You pick up your Bible in the morning, grab the ribbon coming out the bottom, and flip open the thin pages to where you last left off in 2 Thessalonians… only to find that the next section heading reads “The Man of Lawlessness.” Arghh, you groan, though not out loud of course. This isn’t going to help me with that deadline I’m so stressed out about. Your eyes slide down the page to the next heading. “Stand Firm.” There it is. That must be what I’m supposed to read today in my quiet time. You quickly read the first part of the chapter so that when you get to “the good stuff” you can really slow down and take it in.
Inspired, Living, and Powerful
Perhaps more often than we’d like, we come across passages of Scripture that seem fairly irrelevant to us. Leviticus is a prime example. But these sorts of difficult passages are all over the Bible. On a daily basis during our quiet times, we don’t know what to do with them. How can our stressed-out families meaningfully “put feet” to the stories of atrocious sin in Judges? Can the frequent “everything is meaningless” refrain of Ecclesiastes do anything to help us get through Monday morning? Is it possible for our problem-riddled small groups to edify one another with Paul’s letter to Philemon about his slave?
Especially when it comes to our daily devotions and quiet times, we naturally gravitate to the seemingly more practical sections of Scripture. This leads us to neglect other meaningful passages.
Such an approach is easy to have. Sometimes we don’t even realize we have it. But it’s obviously lacking, because “all Scripture is breathed out by God and profitable for teaching, for reproof, for correction, and for training in righteousness, that the man of God may be competent, equipped for every good work” (2 Tim 3:16). We also know that the Bible is more than ink on a page aimed at relaying information. Rather, the Bible is “the word of God is living and active, sharper than any two-edged sword, piercing to the division of soul and spirit, of joints and marrow, and discerning the thoughts and intentions of the heart” (Heb 4:12). In Christ, the Word has the power to cleanse (Eph 5:26).
With that in mind, what do we do with Leviticus, the man of lawlessness, and everything in between?
The Right Questions, The Right Focus
It’s been said that Scripture doesn’t render its fruit to the lazy. So quiet time means work. When our Bible reading for the day doesn’t seem to apply to our life, we don’t give up the fight. We wrestle with the difficult texts, reading them and re-reading them. We utilize the cross-references in the margins of our Bibles to get the bigger picture. Like reporters, we ask ourselves question after question about what’s going on and what it means.
We may need to first make sure that you’re asking the right questions, though. If our main questions are centered around what facts we can learn, where we can grow, which promises to apply to our needs, and how we should change, we’re being short-sighted. Those questions are all good and necessary, but they aren’t enough. Topping our list of questions should be what the passage teaches us about God. He is, after all, the reason we read in the first place.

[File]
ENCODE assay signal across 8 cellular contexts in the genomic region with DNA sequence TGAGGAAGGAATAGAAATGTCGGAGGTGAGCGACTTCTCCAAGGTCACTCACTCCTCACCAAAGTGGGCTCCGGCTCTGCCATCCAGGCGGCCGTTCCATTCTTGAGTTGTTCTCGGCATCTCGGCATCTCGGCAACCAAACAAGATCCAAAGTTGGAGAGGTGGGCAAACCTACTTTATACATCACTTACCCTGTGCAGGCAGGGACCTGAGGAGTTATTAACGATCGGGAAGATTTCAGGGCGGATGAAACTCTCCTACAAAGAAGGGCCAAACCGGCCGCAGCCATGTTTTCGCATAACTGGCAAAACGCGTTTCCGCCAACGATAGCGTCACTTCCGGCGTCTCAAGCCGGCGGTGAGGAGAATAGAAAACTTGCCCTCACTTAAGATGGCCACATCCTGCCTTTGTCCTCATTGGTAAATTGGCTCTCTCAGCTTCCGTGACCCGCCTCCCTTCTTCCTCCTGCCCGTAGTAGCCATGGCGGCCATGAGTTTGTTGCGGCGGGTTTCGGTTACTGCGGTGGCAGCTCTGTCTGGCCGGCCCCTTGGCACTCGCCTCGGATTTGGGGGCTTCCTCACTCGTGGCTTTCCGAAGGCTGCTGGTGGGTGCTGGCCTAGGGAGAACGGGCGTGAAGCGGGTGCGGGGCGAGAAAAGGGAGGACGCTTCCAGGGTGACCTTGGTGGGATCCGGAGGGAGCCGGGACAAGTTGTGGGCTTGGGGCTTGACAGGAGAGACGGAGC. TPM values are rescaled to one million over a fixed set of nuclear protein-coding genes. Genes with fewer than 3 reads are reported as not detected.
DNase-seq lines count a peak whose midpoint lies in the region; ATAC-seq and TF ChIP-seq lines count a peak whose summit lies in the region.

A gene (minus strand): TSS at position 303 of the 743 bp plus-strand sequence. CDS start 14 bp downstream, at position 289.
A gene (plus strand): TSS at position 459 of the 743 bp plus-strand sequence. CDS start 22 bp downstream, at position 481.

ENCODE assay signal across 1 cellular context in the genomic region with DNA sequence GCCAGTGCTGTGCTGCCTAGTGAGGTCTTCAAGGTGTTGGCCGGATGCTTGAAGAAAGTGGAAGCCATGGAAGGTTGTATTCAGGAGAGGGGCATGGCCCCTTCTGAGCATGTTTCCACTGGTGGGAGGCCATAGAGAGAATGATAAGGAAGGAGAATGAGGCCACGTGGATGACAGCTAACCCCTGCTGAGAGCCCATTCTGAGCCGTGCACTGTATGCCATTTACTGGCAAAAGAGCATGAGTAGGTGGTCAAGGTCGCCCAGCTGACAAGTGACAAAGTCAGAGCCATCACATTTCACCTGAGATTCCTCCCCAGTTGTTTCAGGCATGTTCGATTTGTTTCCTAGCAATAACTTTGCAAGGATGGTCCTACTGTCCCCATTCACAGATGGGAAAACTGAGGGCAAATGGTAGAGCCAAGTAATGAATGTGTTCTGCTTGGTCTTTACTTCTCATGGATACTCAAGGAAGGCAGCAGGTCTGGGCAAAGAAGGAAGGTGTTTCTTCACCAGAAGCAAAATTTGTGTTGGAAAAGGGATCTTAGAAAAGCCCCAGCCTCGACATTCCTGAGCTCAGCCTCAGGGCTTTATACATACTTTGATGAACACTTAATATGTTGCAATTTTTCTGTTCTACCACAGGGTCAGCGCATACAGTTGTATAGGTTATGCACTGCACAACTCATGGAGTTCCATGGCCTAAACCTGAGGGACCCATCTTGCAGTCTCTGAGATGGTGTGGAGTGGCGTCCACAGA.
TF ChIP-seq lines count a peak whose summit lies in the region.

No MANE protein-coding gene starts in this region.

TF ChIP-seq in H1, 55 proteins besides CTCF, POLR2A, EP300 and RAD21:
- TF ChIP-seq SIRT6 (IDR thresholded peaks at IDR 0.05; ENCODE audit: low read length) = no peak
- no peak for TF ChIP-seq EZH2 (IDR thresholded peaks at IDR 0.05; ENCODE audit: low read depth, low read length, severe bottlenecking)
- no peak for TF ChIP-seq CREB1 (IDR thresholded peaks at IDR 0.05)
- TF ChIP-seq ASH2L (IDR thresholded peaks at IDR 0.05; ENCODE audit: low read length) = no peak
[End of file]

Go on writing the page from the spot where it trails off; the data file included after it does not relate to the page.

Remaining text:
In fact, focusing most on God might be the fundamental paradigm shift our quiet time needs. Explanations of the ceremonial law in Leviticus might not be the most instructive passages for us if we’re struggling with a difficult boss at work, but what do those passages tell us about the God we serve? What does the imagery in Revelation reveal about the God of creation and how he sees things? Who is God revealing himself to be? Just as our relationships with people cannot grow if we ignore them when they speak, our relationship with God can only flourish through hearing his Word. This – not mere learning – is the highest goal of Bible study. We don’t consume the Bible like a Happy Meal; we commune with God through the feast of his Word.
Trust the Author
As we meet with God in Scripture, we must remember when we get to a difficult or seemingly distant text: all Scripture is God-breathed, inspired by him. He’s given it to us for a reason. Even if we can’t always articulate its implications for our daily living, we can trust that, over time, the Spirit is using it to transform us more and more into the image of its divine Author. We must have a higher view of the living Word than we do of our sin-sick intellectual capacity.
All this means that we should not view the Man of Lawlessness section of Scripture as a waste of time. Instead, we should prayerfully dive in, trying our best to understand it, but with a focus on knowing our great God more. And if, when we close our Bible, the man of lawlessness hasn’t “wrecked” us like we hoped, we can still smile and trust God’s living Word, thankful for his grace-filled promise regarding it: “It shall not return to me empty, but it shall accomplish that which I purpose, and shall succeed in the thing for which I sent it” (Is 55:11).